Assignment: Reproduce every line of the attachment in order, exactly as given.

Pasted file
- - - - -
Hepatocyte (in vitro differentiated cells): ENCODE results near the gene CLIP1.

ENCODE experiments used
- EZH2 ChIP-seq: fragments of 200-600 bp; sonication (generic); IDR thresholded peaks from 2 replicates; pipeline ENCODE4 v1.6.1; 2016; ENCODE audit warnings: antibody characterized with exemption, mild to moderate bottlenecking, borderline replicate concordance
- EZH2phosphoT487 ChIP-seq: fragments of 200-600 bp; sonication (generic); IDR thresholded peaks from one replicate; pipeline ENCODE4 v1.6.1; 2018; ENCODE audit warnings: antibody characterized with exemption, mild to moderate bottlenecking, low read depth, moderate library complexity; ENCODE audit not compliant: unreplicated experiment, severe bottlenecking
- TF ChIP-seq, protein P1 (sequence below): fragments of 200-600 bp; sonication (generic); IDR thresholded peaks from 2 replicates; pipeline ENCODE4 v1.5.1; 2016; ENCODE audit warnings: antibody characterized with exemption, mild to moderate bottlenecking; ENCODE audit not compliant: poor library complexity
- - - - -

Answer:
Hepatocyte (in vitro differentiated cells): ENCODE results near the gene CLIP1.

ENCODE experiments used
- EZH2 ChIP-seq: fragments of 200-600 bp; sonication (generic); IDR thresholded peaks from 2 replicates; pipeline ENCODE4 v1.6.1; 2016; ENCODE audit warnings: antibody characterized with exemption, mild to moderate bottlenecking, borderline replicate concordance
- EZH2phosphoT487 ChIP-seq: fragments of 200-600 bp; sonication (generic); IDR thresholded peaks from one replicate; pipeline ENCODE4 v1.6.1; 2018; ENCODE audit warnings: antibody characterized with exemption, mild to moderate bottlenecking, low read depth, moderate library complexity; ENCODE audit not compliant: unreplicated experiment, severe bottlenecking
- TF ChIP-seq, protein P1 (sequence below): fragments of 200-600 bp; sonication (generic); IDR thresholded peaks from 2 replicates; pipeline ENCODE4 v1.5.1; 2016; ENCODE audit warnings: antibody characterized with exemption, mild to moderate bottlenecking; ENCODE audit not compliant: poor library complexity